Book Review: Soup Night

soup line art

This is an article that came to me via email from The Northern Gardener magazine. Given our “Survival Soup” series and thoughts on bringing together a neighborhood, I thought this might be of interest to SCP readers. Bev

Book Review: Soup Night

by Mary Lahr Schier

soup night

Soup Night: Recipes for Creating Community Around a Pot of Soup, by Maggie Stuckey (Storey Publishing, 2013) isn’t a gardening book—though its author has two garden books to her credit and gardeners will love the ways these recipes incorporate garden produce. It isn’t exclusively a cookbook either—though it has some very tasty recipes. Soup Night is a cookbook with a purpose—to build community understanding and coherence by encourage neighbors to gather for meals.

The book began when the author heard about a monthly “soup night” held on a street in Portland, Ore. Once a month, the neighbors gather for soup and conversation. Hosting duties are divided up (usually at a once-a-year block party) and the host makes two big pots of soup — one with meat, one without. Beyond that, the rules are simple and flexible. Guests come whenever they want between 6 and 8 p.m.; they can contribute wine, bread, a dessert or salad, or not if they aren’t able to; and everyone brings their own bowls and flatware, so the host does not have to do a vat of dishes. Not everyone makes it every month, and that is fine. This simple low-key event has done much to cement relationships in the neighborhood, making it friendlier and safer.

From that first gathering, Stuckey discovered soup nights all over the country, from Houston to Milwaukee, New York to San Francisco. The book celebrates those neighborly gatherings and encourages others to start their own soup nights. She does this with stories about the soup nights she’s visited and recipes that lead soup makers (and gardeners) through the seasons.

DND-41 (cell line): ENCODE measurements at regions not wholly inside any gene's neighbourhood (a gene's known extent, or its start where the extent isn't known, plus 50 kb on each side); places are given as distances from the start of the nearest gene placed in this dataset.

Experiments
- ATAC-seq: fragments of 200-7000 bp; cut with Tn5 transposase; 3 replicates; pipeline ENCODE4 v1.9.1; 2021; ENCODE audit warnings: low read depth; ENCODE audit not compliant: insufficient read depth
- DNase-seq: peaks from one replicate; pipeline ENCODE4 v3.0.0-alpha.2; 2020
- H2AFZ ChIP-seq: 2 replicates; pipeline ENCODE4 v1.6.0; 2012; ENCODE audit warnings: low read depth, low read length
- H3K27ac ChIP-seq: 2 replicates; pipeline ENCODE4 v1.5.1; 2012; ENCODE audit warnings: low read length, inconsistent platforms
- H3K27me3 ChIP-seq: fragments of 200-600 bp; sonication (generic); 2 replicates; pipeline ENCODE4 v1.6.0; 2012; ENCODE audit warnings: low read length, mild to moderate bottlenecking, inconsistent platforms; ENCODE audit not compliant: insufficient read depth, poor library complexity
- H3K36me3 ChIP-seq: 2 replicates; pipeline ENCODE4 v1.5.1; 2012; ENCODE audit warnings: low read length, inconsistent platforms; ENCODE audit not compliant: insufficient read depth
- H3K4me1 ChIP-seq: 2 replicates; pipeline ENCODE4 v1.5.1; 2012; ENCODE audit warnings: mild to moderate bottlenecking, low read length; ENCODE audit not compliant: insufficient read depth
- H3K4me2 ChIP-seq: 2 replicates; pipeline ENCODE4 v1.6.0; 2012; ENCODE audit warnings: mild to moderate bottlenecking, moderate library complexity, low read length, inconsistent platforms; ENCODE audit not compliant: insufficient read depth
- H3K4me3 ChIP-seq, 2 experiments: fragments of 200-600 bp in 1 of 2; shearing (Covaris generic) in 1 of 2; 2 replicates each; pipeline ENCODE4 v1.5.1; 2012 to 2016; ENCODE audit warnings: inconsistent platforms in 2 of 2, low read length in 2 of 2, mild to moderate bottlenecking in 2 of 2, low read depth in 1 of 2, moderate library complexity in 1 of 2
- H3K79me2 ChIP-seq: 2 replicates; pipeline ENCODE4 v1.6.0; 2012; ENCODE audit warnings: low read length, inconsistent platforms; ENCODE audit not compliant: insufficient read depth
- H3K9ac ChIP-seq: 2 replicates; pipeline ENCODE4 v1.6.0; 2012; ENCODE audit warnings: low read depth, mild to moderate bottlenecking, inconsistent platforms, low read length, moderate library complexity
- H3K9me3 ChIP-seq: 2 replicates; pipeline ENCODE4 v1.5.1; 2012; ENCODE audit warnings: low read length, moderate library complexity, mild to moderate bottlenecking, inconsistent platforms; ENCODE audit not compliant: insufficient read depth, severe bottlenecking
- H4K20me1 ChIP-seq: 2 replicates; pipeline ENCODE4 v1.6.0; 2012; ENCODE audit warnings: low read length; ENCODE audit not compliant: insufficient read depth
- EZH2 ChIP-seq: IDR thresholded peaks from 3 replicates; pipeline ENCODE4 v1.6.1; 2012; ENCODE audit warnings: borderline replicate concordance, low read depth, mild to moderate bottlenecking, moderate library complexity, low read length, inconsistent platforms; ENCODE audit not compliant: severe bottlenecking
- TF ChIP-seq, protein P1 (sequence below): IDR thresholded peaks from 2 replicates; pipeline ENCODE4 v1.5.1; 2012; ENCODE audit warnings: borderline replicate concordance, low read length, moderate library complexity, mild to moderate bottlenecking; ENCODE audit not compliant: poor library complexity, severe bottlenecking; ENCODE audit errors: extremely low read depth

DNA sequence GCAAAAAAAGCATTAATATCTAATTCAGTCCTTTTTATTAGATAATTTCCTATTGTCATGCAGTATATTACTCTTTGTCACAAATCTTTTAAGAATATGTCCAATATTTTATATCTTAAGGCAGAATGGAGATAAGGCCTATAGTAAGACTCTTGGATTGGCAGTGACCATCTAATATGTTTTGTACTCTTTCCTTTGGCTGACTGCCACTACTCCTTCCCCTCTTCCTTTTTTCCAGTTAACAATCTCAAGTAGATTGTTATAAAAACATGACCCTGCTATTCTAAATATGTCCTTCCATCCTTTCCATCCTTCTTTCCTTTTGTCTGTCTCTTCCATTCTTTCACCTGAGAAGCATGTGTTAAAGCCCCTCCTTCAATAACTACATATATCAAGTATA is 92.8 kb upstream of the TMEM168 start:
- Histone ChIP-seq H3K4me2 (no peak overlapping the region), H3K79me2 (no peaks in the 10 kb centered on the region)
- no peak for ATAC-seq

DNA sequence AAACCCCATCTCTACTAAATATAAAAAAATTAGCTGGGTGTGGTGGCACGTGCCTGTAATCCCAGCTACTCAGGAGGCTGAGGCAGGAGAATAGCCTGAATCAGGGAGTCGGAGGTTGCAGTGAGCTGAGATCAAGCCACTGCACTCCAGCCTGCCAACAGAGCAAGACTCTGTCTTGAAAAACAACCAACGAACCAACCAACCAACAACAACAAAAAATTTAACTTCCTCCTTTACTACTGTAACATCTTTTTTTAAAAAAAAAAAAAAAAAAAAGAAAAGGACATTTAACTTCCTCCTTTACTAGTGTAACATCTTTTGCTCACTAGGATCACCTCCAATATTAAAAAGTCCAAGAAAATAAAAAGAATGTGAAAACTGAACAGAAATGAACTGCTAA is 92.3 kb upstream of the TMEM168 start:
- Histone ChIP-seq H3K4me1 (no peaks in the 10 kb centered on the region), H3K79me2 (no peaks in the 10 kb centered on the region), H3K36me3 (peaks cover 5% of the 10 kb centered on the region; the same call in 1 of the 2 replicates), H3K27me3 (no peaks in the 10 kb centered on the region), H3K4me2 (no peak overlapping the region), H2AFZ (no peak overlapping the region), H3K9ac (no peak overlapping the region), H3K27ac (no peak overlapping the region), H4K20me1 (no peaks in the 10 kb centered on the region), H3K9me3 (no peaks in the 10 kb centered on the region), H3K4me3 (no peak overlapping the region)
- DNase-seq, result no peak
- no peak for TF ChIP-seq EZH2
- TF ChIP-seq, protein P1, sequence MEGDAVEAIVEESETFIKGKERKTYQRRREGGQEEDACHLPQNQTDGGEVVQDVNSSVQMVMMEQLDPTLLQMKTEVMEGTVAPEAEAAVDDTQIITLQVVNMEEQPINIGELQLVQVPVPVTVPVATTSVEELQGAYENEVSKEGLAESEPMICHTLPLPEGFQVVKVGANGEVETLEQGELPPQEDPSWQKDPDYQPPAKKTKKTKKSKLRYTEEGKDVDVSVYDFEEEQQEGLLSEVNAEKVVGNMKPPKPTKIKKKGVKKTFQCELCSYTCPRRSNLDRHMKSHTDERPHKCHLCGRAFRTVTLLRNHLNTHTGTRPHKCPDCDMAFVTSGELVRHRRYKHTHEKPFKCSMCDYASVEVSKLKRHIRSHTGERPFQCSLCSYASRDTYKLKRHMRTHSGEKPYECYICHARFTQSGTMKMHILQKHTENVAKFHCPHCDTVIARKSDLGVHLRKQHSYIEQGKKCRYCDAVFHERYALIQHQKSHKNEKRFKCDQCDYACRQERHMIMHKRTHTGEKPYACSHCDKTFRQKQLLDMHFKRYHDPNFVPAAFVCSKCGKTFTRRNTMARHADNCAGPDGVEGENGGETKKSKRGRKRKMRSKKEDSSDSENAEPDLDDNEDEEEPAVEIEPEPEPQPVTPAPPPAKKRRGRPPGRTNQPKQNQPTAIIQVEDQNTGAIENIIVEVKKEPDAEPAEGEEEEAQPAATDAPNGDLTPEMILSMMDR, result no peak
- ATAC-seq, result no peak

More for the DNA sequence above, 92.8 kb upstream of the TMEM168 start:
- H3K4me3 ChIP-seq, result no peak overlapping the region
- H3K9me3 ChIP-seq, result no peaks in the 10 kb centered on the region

For cold winter nights like the ones we’ve had recently, Stuckey offers recipes for a beef stew topped with coleslaw, red lentil soup (delicious!), potato-wild rice soup and a beautiful butternut squash soup. In spring, the soups are lighter: asparagus and pea, sherried mushroom. As a gardener, the late summer and fall soups look especially appealing: strawberry gazpacho with berries, tomatoes and cucumbers and a corn chowder with potatoes, leeks and cream. The soup recipes are supplemented by recipes for breads, salads and desserts, all from the folks who host soup nights around the country.

Does your neighborhood host something like a soup night?

© 2014, Seasoned Citizen Prepper. All rights reserved. On republishing this post you must provide link to original post.

Print Friendly
Dislike(0)